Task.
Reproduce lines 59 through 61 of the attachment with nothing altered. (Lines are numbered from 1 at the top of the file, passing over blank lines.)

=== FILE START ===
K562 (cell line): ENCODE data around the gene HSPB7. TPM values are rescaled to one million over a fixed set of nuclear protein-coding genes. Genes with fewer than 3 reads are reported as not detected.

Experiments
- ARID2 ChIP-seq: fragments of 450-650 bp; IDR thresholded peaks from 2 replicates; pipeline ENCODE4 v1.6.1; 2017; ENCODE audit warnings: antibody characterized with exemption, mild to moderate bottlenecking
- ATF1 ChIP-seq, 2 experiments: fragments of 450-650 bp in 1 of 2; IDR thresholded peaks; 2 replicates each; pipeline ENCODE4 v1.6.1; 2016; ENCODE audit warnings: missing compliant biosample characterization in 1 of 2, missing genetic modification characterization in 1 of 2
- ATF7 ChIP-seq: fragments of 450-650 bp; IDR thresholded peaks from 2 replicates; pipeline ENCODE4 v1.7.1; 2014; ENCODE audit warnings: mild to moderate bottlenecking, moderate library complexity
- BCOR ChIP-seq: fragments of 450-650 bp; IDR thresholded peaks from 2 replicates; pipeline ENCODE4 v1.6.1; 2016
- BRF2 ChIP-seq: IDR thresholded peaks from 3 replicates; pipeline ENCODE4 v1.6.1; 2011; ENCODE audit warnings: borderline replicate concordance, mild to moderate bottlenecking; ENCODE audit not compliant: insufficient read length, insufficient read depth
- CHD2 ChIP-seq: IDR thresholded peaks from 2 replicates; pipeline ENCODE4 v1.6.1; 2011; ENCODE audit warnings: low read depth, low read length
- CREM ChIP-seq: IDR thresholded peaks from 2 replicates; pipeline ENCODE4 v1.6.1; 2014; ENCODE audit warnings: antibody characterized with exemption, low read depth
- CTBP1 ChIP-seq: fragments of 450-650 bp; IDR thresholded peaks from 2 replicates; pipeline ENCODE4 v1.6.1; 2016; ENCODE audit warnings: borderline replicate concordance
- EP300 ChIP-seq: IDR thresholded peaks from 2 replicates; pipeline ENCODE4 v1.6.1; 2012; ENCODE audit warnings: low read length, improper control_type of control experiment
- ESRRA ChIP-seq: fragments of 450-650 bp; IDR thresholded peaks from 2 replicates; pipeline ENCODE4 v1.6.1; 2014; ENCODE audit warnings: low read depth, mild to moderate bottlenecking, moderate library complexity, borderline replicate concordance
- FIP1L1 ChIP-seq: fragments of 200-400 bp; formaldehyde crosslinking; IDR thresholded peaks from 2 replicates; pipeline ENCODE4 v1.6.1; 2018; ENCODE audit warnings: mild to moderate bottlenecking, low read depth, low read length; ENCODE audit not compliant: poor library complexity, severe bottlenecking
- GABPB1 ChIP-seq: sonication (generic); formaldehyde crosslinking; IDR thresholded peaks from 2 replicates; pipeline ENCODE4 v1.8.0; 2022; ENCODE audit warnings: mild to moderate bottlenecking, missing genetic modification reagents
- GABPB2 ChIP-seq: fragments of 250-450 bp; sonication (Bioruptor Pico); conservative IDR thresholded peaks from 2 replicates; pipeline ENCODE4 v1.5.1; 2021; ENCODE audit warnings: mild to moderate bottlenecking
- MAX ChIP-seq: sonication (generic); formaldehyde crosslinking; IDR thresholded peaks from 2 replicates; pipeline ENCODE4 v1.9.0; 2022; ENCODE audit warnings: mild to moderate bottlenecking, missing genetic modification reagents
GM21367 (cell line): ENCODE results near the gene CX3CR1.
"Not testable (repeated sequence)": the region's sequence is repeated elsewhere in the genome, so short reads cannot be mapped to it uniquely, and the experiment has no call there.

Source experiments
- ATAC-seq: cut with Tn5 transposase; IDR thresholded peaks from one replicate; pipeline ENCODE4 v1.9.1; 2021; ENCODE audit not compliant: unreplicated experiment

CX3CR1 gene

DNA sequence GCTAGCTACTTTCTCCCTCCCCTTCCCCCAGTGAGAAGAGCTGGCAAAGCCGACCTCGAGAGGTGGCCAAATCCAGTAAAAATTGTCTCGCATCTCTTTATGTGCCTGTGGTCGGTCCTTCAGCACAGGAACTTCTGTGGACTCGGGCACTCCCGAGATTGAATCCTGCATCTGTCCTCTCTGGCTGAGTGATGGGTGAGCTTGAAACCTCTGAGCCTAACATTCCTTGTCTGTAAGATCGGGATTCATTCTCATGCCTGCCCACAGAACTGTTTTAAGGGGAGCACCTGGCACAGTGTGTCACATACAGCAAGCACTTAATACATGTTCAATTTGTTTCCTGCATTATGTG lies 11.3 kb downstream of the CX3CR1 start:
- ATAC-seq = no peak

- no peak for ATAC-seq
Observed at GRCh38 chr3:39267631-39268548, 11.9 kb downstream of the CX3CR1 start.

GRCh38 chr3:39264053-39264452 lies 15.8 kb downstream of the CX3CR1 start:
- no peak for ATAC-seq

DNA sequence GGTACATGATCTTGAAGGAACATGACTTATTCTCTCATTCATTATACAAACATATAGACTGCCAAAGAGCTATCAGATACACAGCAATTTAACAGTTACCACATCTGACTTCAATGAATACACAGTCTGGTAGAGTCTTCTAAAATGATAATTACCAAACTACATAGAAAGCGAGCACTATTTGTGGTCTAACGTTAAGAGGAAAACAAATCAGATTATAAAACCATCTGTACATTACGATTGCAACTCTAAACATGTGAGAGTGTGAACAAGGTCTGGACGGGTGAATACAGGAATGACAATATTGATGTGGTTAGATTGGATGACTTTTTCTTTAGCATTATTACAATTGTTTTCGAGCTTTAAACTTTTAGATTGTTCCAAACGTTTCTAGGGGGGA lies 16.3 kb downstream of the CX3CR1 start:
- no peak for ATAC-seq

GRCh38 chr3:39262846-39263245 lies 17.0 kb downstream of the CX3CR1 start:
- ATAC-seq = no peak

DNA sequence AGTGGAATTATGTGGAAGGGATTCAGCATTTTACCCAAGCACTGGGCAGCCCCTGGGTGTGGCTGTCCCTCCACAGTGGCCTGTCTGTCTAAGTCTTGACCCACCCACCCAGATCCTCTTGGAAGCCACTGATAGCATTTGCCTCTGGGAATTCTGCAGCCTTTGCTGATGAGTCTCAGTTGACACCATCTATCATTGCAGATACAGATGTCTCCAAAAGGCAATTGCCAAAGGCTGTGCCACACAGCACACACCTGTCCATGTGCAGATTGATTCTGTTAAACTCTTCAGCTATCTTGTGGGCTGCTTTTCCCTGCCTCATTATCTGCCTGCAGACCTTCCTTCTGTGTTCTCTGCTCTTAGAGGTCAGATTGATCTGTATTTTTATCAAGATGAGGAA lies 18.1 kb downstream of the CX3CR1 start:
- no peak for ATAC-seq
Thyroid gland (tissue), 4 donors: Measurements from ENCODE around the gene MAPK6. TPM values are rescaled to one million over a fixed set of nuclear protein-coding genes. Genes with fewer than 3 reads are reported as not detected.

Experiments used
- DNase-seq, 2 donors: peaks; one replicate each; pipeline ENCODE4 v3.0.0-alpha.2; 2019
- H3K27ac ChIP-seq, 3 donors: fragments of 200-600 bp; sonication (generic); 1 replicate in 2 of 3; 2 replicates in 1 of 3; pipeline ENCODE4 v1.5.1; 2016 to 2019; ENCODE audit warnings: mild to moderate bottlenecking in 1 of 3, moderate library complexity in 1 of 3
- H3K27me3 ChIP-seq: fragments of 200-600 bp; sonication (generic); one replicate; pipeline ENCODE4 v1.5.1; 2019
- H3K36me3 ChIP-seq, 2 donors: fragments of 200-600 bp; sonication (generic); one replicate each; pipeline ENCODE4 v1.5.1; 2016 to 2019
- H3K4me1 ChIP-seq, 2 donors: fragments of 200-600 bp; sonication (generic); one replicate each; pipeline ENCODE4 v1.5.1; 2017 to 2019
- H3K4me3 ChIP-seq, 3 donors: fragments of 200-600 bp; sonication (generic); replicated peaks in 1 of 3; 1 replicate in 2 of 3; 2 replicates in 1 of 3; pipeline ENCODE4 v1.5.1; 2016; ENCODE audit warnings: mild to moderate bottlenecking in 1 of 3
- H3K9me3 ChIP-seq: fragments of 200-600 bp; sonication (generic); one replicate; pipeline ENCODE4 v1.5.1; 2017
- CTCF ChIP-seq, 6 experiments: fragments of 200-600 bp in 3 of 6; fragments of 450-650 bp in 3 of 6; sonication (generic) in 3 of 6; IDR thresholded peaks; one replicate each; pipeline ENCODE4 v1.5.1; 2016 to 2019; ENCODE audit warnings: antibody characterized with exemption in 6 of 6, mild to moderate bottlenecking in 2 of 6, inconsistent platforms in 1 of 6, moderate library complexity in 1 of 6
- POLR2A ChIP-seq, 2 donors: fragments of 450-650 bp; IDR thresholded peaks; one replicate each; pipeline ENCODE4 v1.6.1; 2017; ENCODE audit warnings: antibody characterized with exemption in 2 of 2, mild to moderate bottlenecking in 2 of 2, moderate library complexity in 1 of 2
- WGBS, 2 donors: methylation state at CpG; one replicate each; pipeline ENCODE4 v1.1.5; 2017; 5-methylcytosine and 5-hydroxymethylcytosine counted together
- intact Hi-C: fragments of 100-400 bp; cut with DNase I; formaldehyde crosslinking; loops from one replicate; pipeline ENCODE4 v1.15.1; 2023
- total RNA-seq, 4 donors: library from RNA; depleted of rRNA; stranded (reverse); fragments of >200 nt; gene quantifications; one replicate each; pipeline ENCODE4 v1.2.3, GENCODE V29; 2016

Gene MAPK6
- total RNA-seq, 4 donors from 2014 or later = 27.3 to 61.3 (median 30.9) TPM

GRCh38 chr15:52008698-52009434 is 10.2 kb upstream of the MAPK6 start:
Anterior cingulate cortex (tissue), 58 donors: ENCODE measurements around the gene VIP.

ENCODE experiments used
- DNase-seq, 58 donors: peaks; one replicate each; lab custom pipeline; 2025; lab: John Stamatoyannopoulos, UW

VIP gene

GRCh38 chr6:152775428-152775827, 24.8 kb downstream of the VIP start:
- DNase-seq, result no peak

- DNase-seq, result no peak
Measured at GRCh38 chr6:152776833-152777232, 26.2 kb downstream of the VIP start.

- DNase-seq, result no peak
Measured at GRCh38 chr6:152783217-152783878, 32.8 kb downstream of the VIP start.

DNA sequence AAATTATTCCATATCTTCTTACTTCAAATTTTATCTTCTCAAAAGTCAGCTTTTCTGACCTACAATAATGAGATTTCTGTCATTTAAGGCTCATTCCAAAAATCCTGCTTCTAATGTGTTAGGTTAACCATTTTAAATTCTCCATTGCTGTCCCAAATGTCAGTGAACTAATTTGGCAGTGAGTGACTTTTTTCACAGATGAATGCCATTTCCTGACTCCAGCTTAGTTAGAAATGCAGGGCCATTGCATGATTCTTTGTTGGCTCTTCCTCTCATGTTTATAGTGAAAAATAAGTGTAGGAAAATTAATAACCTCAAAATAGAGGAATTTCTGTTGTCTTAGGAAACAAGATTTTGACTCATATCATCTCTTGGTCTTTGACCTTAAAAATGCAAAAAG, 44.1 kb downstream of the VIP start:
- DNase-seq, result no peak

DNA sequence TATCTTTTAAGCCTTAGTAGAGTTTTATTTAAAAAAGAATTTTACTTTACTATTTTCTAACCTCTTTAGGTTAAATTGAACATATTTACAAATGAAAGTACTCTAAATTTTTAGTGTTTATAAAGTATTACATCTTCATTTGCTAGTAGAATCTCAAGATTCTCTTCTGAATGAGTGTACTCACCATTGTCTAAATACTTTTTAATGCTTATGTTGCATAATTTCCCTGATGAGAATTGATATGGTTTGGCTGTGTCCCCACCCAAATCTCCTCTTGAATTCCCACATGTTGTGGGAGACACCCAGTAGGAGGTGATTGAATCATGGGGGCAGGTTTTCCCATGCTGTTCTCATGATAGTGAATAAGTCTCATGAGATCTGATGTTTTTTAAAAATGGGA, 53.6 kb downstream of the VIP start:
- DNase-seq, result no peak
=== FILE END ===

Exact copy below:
- DNase-seq, result no peak
Measured at GRCh38 chr6:152783217-152783878, 32.8 kb downstream of the VIP start.

DNA sequence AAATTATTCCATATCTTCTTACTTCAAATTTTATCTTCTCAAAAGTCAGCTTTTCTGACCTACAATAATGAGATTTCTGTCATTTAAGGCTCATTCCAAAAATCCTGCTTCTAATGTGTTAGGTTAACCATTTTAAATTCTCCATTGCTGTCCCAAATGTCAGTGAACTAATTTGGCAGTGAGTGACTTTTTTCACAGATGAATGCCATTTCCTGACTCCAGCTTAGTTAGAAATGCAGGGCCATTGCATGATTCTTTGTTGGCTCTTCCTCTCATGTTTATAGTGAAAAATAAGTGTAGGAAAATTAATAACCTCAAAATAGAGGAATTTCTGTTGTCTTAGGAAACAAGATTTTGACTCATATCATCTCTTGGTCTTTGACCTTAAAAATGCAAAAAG, 44.1 kb downstream of the VIP start: